Another feature introduced by the HRA is the requirement for the courts to interpret any primary legislation in a manner that is compatible with Convention rights. If it is not possible to do so, certain courts are empowered to issue a declaration of incompatibility by stating that a certain provision is not consistent with a specific Convention right. The legal effect of this is fairly limited, and it does not make the relevant provision invalid or unlawful. This is because the UK courts are not empowered to override the will of Parliament. In fact, the issuing of such a declaration of incompatibility only triggers a ministerial power to rectify any breach by way of secondary legislation. There is no obligation on the minister to do so, however, with the court’s declaration effectively imposing only a moral duty on the relevant minister to tackle the human rights violation identified. Moreover, the courts are unlikely to issue a declaration of incompatibility if doing so would place them outside of what they perceive to be their permitted constitutional boundaries, given the separation and independence of the legislature and the judiciary. The HRA is therefore consistent with the doctrine of parliamentary sovereignty in that it does not purport to suggest that any primary legislation adopted by Parliament in breach of human rights must be struck down.
A more contentious issue introduced by the HRA is the requirement for any public body to act in accordance with Convention rights unless primary legislation provides otherwise. This has significantly broadened the scope of judicial review proceedings which may be taken against a decision made by the executive. The HRA also intensified the judicial review process by introducing the proportionality test, which has its origins in German jurisprudence and is widely used by the ECtHR. The test was adopted in judicial review proceedings as a tool for determining the legality of any restrictions to qualified rights. Due to the fact that this had the effect of increasing scrutiny of decisions made by government departments, it can be argued that the proposed reforms are aimed at restricting or even reversing the powers that the HRA conferred on the courts.
The latest move to review the HRA should be considered together with a separate review that is currently being conducted by the Government in relation to judicial review proceedings and the proposed reform of the UK Supreme Court. Whilst various legitimate reasons may be provided to justify these proposals, their effect is designed ultimately to loosen the checks that are currently in place for challenging decisions of the executive. The reforms to the Supreme Court are currently at the proposal stage (as reviewed in a previous blog). The judicial review reforms, however, have passed the consultation stage, with the Government due to report by the end of the year. It is understood that lawyers specialising in administrative law have expressed concerns over the Government’s intentions to curtail the powers of judges to review its decisions. It could be argued that the Government is pursuing a similar agenda with its reviewing of the HRA, with the intention of taking another step towards having fewer checks on the power of the executive.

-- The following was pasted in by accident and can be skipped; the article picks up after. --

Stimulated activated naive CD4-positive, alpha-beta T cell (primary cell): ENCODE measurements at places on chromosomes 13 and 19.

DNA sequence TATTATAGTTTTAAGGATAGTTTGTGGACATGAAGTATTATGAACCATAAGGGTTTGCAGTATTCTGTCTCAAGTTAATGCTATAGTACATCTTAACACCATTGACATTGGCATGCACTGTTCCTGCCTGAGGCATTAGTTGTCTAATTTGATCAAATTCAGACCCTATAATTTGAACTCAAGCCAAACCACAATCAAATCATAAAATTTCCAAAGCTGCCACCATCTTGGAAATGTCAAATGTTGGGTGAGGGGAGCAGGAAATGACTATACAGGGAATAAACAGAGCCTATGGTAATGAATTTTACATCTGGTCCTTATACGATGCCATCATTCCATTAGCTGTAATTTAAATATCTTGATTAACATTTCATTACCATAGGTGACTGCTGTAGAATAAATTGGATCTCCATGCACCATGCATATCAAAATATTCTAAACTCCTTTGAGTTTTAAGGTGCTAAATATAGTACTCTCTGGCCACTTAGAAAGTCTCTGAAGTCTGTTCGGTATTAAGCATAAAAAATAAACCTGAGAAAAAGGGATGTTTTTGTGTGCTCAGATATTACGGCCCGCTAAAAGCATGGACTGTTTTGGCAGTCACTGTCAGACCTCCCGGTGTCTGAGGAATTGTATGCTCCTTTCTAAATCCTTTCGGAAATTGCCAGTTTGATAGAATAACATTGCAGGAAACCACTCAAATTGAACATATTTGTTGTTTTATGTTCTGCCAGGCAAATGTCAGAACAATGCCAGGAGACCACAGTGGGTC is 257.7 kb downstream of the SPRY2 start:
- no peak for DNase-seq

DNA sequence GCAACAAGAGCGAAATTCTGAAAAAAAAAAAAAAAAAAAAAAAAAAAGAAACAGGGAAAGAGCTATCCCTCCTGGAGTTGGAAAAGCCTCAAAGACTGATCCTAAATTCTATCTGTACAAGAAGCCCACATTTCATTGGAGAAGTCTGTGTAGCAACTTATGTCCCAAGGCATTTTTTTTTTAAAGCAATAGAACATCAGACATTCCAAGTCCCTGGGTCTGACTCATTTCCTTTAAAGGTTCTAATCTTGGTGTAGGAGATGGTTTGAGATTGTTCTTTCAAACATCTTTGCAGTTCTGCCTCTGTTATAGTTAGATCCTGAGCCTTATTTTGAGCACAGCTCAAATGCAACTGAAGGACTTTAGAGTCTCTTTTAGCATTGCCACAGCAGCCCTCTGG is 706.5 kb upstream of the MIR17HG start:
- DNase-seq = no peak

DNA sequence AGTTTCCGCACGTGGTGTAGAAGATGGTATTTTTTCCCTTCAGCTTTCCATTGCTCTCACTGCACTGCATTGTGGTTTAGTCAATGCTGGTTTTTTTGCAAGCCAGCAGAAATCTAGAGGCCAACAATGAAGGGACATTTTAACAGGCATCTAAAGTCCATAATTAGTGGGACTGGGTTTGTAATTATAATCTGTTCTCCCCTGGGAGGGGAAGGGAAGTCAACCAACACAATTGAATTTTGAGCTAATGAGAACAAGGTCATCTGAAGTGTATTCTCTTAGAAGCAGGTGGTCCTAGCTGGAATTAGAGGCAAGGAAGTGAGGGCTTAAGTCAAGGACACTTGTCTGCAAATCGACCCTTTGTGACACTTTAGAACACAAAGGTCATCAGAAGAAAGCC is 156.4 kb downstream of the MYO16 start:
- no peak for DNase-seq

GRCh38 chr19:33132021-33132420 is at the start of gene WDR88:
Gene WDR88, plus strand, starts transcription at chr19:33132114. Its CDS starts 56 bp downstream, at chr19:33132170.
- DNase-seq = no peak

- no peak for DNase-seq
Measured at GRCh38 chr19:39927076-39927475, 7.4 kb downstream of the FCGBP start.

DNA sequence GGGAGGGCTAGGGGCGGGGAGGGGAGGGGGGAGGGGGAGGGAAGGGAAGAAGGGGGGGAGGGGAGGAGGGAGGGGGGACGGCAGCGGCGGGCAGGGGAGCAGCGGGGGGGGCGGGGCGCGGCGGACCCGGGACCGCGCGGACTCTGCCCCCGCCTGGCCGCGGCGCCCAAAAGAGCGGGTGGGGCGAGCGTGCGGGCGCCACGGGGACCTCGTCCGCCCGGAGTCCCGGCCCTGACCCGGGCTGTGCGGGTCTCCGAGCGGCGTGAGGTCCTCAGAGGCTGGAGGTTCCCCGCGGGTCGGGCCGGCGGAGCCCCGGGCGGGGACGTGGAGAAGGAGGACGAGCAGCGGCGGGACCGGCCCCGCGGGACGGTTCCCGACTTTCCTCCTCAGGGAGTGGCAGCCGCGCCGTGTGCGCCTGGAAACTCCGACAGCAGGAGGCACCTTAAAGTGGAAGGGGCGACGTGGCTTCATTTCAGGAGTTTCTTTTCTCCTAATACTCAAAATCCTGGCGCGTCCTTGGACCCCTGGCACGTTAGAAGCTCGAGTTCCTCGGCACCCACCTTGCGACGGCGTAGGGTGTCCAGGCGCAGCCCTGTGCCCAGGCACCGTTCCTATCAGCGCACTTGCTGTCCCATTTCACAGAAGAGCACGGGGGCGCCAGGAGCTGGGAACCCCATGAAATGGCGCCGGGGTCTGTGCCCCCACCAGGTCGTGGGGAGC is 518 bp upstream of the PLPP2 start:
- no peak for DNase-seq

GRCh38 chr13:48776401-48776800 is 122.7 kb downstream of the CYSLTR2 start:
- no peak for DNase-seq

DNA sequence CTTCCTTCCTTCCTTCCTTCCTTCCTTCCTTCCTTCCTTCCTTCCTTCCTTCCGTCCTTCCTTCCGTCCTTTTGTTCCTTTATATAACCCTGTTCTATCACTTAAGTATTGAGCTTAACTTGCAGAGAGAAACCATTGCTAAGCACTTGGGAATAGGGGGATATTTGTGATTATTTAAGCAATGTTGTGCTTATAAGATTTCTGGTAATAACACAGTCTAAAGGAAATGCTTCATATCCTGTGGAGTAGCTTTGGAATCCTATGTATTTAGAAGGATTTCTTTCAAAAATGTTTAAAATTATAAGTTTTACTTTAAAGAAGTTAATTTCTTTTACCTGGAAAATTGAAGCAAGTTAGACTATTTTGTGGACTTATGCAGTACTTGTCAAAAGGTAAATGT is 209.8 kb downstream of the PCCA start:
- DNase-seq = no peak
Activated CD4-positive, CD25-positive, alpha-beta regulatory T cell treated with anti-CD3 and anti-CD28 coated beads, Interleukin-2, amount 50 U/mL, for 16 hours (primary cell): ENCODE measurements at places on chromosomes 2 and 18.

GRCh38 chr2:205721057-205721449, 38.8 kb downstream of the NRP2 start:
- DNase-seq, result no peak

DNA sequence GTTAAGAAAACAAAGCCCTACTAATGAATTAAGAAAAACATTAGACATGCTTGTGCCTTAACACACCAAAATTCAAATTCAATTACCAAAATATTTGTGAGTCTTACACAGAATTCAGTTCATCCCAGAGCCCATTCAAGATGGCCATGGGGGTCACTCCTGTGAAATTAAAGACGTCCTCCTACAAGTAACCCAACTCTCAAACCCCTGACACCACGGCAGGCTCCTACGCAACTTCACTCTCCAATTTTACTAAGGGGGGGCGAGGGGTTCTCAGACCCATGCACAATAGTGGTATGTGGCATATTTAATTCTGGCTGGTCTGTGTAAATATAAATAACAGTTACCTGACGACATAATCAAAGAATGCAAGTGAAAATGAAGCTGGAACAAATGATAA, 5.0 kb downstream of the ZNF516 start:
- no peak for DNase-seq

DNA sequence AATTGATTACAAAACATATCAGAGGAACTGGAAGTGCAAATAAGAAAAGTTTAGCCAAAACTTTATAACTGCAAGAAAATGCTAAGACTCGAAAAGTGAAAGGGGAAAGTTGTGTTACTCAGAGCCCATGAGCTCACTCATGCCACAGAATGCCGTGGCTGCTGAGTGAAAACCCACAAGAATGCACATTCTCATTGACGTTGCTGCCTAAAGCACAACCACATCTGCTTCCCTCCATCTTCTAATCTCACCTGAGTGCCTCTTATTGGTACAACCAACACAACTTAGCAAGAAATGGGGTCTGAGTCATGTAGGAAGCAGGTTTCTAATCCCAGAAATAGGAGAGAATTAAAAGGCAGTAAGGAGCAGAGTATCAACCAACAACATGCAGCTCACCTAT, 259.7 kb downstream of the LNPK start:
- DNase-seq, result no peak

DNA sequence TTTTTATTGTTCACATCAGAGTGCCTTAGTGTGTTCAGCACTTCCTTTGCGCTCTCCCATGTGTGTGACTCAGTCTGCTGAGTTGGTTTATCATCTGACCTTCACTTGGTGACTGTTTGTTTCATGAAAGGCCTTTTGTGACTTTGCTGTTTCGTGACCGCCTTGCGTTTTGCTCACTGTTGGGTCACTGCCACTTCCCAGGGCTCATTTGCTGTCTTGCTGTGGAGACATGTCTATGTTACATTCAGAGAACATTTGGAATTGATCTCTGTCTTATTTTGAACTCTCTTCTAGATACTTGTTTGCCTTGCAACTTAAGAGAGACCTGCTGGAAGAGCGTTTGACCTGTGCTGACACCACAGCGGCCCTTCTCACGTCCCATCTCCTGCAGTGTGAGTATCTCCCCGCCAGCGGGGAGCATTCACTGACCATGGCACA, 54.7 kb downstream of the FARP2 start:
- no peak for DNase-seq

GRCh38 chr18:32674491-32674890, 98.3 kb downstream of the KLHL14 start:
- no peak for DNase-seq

It is understood that the Government has appointed Sir Peter Gross as chairman of the panel to review the operation of the HRA. He has been quoted as saying: “The [HRA] constitutes a most important part of our legal framework; [the panel] will entail an independent process of careful reflection to consider its workings, together with whether and, if so, what, reforms might be justified”. The truth is that the HRA has been politicised over the years by many successive governments, and the current Government is known for its aspirations to have as few checks on its decision-making as possible. Whilst the tone of the message justifying the review may appear benevolent, it is the combination of these two factors that is actually alarming and clearly not supportive of the UK’s international image as an ardent proponent of human rights.
The panel is due to report on its findings in due course.